Aralorn: Masques and Wolfbsane by Patricia Briggs
|Aralorn: Masques and Wolfbsane by Patricia Briggs|
|Reviewer: John Lloyd|
|Summary: With an early work and a more recent success, this pair of Briggs novels in the same universe of magic shows the fantasy writer improve to where she is now – one of the more noted examples on the shelves.|
|Buy? Yes||Borrow? Yes|
|Pages: 608||Date: October 2012|
Here is what seems quite a rum Patricia Briggs compendium – her first attempt at a fantasy novel, published and read by roughly six men and an orc back in the early 1990s, and what would appear the fourth book in the same series, dusted off after they both got a rewrite in 2010, and together at last for the curious completist. And if the rewriting ironed out a few creases it shows just how much there was needed done – for the first book is still full of minor problems – a man immune to, or invisible to, magic unless when it's needed for the plot, a host of exposition all throughout, and much that marks it down as a debut effort. It doesn't mean it's not worth reading however.
After we meet Aralorn in a prologue, where she gains an unlikely friend in the shape of a wolf, we see her at work, spying on the Archmage. There are two types of magic in this universe – a more feminine, earthy, green one such as hers, that allows her to shapeshift, and a more masculine wizardry – and the Archmage is supposed to be an impartial, non-practising leader of those with that power. However she immediately sees he is not as hands-off or neutral, and when she reports back finds out just how pernicious his power has become. It immediately becomes clear it is down to Aralorn herself, her war-horse, her wolf and a few people immune to magic to stop this global threat.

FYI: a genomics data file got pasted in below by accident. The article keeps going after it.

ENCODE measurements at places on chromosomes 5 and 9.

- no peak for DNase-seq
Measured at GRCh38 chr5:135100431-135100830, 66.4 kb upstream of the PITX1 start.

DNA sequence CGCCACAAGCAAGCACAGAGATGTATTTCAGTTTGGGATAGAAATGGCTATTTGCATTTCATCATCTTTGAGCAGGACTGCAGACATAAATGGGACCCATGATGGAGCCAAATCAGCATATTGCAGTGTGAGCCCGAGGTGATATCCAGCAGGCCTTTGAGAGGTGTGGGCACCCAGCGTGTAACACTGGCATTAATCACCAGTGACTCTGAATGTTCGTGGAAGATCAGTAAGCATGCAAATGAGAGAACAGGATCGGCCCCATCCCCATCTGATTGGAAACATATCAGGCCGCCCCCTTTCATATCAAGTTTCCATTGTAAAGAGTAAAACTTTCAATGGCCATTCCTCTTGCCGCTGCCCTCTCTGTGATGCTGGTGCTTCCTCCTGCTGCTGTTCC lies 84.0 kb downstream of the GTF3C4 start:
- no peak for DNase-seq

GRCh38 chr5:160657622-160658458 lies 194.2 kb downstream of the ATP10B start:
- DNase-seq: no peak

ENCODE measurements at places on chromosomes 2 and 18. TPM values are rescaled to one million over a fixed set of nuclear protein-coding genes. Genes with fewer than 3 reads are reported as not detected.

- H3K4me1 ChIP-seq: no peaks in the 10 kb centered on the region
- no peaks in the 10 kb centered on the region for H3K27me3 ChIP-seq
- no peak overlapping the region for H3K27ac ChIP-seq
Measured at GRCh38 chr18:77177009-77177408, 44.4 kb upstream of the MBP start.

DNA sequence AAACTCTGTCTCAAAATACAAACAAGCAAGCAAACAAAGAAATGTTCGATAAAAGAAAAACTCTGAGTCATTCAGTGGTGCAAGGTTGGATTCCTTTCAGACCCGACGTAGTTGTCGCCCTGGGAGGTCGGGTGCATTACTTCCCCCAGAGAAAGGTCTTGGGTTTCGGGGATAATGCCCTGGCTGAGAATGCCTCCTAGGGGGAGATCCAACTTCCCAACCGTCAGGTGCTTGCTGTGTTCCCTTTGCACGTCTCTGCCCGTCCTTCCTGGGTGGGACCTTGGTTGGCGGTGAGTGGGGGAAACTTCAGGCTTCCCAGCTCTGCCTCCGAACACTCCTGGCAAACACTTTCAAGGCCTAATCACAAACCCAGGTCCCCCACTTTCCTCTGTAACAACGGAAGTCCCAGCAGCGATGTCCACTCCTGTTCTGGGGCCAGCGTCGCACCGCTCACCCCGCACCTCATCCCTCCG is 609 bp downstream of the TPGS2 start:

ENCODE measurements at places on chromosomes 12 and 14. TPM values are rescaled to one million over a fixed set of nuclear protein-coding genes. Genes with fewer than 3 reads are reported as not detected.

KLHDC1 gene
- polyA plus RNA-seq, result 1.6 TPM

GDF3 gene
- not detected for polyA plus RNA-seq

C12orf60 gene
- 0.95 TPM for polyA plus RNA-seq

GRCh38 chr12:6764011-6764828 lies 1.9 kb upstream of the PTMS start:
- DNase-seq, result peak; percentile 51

The second novel, written, as Briggs would have it, once she knew how to [write] the book I wanted to write, as opposed to only attempting what she could dream of, shows just how far she developed. It's not because characters and scenario are familiar that this is a much easier, more fluid yet entertainingly complex read. The exposition is a lot lighter, and while this is more or less a direct sequel it does not serve as a perfect stand-alone, making this book a nice pairing. Here Aralorn and Wolf return to her childhood home upon news of the death of her father, and find themselves embroiled in a kind of fantasy murder mystery. A third – black – kind of magic joins the world but this very much carries on the premise of what went before, with everything ramped up to a better state. The characters and what happens to them all touch on Briggs' writing fantasy with a female audience in mind, but this is a lot straighter and masculine than her Mercy Thompson books, and would satisfy all to some extent with its interesting and superior elements.
Something below four stars for the first half, something above four stars for the second and the gift of them both within the same covers.
I must thank the publishers for my review copy.
For a very different look at a fantasy with a woman alone but for an unusual animal, we'd suggest you try Stormdancer by Jay Kristoff.
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